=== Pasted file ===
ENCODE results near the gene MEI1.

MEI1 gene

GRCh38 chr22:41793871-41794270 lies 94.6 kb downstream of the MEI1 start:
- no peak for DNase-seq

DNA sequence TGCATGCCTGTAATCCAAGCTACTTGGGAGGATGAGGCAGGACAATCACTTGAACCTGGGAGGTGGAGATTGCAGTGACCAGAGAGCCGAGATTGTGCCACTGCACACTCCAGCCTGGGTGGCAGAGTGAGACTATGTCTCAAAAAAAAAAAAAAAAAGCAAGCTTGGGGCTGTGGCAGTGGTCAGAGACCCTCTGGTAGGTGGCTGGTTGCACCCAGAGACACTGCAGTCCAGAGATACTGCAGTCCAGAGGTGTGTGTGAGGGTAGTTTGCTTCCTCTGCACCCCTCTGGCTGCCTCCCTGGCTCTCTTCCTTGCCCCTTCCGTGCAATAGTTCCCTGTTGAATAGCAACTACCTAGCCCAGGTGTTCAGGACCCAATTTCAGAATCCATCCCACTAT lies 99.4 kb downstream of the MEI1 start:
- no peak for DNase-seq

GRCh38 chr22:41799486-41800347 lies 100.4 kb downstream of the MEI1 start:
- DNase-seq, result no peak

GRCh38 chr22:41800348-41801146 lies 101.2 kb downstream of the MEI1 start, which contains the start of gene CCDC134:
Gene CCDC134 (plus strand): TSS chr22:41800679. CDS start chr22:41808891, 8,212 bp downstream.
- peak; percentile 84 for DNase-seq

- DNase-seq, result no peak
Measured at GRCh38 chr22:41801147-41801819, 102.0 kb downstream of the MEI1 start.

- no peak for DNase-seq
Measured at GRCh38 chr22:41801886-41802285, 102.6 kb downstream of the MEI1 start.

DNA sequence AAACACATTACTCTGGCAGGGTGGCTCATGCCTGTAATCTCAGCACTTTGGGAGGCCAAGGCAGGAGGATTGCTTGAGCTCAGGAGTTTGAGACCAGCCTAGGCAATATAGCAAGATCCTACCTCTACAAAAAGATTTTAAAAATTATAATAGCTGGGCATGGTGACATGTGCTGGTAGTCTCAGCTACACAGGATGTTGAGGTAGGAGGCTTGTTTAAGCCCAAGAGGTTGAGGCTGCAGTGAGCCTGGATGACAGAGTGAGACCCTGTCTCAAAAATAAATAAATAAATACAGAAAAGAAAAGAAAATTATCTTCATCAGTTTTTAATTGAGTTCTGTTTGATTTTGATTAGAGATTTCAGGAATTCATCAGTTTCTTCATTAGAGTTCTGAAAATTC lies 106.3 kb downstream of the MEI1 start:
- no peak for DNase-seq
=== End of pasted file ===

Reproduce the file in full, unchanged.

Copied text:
ENCODE results near the gene MEI1.

MEI1 gene

GRCh38 chr22:41793871-41794270 lies 94.6 kb downstream of the MEI1 start:
- no peak for DNase-seq

DNA sequence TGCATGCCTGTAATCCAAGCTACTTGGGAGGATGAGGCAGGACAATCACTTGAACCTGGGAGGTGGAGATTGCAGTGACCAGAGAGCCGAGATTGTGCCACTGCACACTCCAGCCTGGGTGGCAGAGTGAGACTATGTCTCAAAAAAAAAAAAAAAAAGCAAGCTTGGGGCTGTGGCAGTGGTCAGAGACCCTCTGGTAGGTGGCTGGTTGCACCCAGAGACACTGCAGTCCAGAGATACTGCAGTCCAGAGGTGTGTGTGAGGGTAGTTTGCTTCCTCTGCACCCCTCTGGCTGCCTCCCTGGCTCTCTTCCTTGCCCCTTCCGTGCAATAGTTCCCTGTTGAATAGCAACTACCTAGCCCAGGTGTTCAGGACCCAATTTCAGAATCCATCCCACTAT lies 99.4 kb downstream of the MEI1 start:
- no peak for DNase-seq

GRCh38 chr22:41799486-41800347 lies 100.4 kb downstream of the MEI1 start:
- DNase-seq, result no peak

GRCh38 chr22:41800348-41801146 lies 101.2 kb downstream of the MEI1 start, which contains the start of gene CCDC134:
Gene CCDC134 (plus strand): TSS chr22:41800679. CDS start chr22:41808891, 8,212 bp downstream.
- peak; percentile 84 for DNase-seq

- DNase-seq, result no peak
Measured at GRCh38 chr22:41801147-41801819, 102.0 kb downstream of the MEI1 start.

- no peak for DNase-seq
Measured at GRCh38 chr22:41801886-41802285, 102.6 kb downstream of the MEI1 start.

DNA sequence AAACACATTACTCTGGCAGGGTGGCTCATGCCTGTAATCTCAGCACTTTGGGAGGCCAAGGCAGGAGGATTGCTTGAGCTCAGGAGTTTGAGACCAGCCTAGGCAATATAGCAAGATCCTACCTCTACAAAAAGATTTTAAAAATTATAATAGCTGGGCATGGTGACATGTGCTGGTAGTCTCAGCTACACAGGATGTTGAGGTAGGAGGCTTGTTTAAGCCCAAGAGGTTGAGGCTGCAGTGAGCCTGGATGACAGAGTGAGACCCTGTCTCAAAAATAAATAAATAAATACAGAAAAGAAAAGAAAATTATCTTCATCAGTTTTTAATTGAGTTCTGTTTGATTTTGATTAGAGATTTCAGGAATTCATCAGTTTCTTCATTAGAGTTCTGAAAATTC lies 106.3 kb downstream of the MEI1 start:
- no peak for DNase-seq